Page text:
Troubleshooting: Too Hard or Too Soft

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BrewerGeorge

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This is crumbling like crazy when I try to cut it. Has been curing for 2 days, but the first day was in the freezer. Feels pretty hard, no zap. This is a milk soap with cocoa butter, castor, and avocado each at 5%, CO and OO at 20%, and GV tallow shortening at 45%.



Do I wait for it to harden more or keep cutting and make the best of it?
 

lenarenee

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What did you use to cut? My guess is too soft, but see what other feedback you get.
 

houseofwool

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How long do you leave it in the freezer?

Then how long do you let it sit after removing it from the freezer before cutting?
 

BrewerGeorge

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Tried both the wavy cutter and a chef's knife. I tried spraying both with Pam also.

It was in the freezer for 24 hours and out for 24 hours before I tried to cut it.

Also, I can sort of smooth down those crumbles with my fingers and make them go "away" except for the missing mass that's been lifted off. I can smooth the corners round with my fingers, though it resists. That means too soft, right?
 

Obsidian

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Yeah, looks too soft. A really thin knife or wire cheese cutter really helps.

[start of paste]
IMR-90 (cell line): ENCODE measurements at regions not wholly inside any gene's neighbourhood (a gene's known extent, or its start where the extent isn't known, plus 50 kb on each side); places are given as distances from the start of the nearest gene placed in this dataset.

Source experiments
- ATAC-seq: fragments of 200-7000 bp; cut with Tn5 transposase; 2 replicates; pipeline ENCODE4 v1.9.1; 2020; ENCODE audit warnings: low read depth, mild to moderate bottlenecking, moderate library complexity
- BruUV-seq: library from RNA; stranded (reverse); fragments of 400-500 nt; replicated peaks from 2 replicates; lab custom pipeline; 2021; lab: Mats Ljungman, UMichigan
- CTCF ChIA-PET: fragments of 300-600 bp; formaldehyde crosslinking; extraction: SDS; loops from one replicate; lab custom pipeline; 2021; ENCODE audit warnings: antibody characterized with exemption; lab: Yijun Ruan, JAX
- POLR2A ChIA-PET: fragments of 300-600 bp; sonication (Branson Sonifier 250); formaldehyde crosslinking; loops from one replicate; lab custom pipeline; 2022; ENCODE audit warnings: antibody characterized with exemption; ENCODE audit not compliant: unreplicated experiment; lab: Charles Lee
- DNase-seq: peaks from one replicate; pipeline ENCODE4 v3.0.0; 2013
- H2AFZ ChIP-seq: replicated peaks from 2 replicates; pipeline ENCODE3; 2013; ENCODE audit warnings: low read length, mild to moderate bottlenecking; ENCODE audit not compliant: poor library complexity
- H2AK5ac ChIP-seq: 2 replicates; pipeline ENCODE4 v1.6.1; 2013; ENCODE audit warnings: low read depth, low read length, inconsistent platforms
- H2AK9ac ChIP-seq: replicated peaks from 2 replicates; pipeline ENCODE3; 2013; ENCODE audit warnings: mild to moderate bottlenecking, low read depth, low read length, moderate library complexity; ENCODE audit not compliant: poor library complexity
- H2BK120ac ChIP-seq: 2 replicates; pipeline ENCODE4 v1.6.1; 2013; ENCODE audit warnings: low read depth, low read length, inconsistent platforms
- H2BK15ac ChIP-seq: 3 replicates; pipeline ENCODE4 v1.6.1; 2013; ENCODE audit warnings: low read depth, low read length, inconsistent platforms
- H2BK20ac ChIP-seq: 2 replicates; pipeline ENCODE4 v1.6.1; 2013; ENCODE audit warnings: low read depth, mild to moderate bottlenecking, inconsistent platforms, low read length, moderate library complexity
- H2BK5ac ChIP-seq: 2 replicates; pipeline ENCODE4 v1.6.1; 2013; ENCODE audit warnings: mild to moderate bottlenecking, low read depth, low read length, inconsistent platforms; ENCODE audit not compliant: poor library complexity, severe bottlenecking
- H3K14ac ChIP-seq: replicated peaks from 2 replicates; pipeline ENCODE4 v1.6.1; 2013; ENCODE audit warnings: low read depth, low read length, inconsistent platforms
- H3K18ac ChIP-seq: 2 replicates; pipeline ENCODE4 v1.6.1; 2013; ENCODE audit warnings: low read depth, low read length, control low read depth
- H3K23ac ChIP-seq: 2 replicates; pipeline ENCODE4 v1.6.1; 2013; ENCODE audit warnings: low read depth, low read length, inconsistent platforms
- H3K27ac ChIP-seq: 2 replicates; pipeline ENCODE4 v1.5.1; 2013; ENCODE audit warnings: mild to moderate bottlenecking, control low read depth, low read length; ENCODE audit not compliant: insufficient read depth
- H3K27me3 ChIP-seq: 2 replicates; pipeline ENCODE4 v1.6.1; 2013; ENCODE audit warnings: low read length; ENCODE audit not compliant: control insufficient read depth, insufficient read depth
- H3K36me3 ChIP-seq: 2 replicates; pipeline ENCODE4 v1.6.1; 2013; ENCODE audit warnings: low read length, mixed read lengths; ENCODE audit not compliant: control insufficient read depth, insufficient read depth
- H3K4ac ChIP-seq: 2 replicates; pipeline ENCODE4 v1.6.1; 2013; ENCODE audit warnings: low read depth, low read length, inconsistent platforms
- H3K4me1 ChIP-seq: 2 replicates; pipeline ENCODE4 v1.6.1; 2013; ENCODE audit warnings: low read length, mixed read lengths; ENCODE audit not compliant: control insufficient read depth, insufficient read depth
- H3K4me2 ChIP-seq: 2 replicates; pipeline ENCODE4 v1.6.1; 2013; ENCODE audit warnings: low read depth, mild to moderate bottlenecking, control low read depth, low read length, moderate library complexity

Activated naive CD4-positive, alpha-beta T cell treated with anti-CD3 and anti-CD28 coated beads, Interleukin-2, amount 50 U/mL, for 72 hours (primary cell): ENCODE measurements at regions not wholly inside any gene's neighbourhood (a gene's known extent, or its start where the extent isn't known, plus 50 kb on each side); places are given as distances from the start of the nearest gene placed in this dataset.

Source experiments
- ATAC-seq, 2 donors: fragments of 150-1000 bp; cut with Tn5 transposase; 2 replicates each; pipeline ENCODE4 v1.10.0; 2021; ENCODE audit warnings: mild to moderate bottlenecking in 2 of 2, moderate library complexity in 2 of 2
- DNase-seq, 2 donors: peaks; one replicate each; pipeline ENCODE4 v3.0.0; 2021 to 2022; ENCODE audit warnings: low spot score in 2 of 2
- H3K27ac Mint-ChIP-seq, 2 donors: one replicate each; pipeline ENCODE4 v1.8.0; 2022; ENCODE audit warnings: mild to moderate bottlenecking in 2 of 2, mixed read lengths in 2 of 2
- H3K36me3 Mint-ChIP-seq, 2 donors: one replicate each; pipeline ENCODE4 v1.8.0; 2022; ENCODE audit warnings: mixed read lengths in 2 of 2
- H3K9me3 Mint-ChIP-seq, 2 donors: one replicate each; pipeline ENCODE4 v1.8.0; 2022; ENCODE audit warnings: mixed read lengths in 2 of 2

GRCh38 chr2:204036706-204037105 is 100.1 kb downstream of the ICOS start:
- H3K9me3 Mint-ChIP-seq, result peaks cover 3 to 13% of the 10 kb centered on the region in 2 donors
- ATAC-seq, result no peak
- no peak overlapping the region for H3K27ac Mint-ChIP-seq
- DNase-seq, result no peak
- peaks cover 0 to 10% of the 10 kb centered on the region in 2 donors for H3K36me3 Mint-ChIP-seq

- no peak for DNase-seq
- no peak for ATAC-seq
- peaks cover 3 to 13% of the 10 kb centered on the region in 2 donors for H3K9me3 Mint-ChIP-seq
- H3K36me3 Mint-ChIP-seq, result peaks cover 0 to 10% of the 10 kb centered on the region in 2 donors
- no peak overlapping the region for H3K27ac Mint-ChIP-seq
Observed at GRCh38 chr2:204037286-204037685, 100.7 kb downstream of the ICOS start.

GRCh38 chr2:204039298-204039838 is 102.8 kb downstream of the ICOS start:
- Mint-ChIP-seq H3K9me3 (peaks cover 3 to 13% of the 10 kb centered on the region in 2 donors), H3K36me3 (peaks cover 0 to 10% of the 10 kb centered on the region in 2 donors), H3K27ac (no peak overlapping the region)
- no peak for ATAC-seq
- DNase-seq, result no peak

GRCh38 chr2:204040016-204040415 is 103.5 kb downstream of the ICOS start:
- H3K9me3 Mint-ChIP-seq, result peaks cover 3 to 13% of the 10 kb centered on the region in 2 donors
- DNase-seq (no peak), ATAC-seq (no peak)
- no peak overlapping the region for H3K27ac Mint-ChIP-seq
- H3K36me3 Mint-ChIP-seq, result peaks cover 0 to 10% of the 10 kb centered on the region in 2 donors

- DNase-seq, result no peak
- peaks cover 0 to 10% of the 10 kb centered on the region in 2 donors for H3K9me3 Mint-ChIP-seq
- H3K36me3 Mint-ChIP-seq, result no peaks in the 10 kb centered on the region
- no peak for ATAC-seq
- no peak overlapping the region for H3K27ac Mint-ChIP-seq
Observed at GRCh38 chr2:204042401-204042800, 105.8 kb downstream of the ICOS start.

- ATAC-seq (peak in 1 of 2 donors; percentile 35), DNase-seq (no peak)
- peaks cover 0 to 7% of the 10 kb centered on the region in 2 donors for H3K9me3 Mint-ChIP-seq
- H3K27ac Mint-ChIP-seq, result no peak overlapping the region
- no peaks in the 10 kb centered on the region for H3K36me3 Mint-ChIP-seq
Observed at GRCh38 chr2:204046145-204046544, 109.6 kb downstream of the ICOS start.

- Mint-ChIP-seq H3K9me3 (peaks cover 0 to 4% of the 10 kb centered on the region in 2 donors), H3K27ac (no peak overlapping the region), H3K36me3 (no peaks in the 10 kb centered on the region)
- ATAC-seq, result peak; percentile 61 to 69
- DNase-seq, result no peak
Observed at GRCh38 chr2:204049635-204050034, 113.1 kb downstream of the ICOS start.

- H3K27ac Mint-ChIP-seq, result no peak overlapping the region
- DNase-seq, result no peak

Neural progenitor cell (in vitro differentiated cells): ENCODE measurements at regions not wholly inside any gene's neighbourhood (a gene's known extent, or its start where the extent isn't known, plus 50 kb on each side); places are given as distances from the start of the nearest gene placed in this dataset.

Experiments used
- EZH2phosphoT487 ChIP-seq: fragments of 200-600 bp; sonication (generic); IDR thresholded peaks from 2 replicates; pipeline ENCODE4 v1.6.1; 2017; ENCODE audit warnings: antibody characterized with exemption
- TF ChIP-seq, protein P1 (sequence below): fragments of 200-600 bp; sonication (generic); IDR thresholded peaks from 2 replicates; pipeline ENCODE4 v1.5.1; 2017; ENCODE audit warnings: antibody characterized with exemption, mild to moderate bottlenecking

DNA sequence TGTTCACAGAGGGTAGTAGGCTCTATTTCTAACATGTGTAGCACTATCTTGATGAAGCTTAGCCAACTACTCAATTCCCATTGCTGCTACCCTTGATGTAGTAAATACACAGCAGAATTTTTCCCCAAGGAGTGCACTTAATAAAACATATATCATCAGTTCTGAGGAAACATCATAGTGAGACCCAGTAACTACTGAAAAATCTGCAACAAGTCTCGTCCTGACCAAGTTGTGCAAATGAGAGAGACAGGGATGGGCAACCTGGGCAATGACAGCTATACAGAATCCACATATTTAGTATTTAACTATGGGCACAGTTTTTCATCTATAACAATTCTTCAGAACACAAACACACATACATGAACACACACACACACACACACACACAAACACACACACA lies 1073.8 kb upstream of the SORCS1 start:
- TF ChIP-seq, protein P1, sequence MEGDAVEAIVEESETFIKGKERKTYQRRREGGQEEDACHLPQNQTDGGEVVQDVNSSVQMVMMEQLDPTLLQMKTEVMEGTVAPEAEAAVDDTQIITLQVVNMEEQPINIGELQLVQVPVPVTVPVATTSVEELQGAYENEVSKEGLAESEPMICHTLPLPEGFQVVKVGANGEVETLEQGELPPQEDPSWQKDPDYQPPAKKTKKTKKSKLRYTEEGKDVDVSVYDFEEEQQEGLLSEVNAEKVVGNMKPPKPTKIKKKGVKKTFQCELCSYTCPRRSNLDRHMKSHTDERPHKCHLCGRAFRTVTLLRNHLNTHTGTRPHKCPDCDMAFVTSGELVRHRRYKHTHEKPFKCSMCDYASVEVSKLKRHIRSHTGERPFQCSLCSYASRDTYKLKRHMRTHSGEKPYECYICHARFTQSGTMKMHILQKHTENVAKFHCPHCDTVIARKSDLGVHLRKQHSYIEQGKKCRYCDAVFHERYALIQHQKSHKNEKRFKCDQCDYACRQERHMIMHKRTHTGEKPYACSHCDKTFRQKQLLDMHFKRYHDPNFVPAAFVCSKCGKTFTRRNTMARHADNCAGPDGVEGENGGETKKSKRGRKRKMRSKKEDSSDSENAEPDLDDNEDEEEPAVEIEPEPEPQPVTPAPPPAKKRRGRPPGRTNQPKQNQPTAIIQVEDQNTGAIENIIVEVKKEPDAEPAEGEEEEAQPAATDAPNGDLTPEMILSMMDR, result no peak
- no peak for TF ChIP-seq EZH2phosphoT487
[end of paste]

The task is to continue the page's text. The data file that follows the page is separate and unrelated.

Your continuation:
houseofwool

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It looks too soft to me as well. What happens if you wait another 12-24 hours.

Next time, cut just one bar. If it crumbles, wait a bit longer. Then cut another until you find the sweet spot for this recipe.
 

IrishLass

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So, it sounds like you had it in the freezer to prevent gel? If so- I would say that from the look of things, you should wait until the soap is firmer before cutting it.

Un-gelled soap typically has somewhat the texture of soft cream cheese for the first few days after pour, and can crumble like that if cut too soon. I know of lots of soapers that don't like to unmold or cut their un-gelled batches until about 3 days have gone by.


IrishLass :)
 

BrewerGeorge

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Awesome, I'll wait. Was in the freezer to keep the milk from turning brown. Come to think of it, this is the first soap I've made that wasn't gelled on purpose, so it's my first time until this cheesecake stuff. Thanks, All!
 

CaraBou

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It's such pretty soap -- what a drag! I'd think you could tell if it is either too hard or too soft, just by comparing it to your "normal" soaps.

I'm wondering if you had pockets that froze as near-pure water, and the ice crystals essentially sheared the soap and caused problems when they melted and you cut. Is it possible your batter wasn't fully emulsified, or that it broke emulsion after putting it in the freezer? This might have happened, for example, if you poured at a thin trace.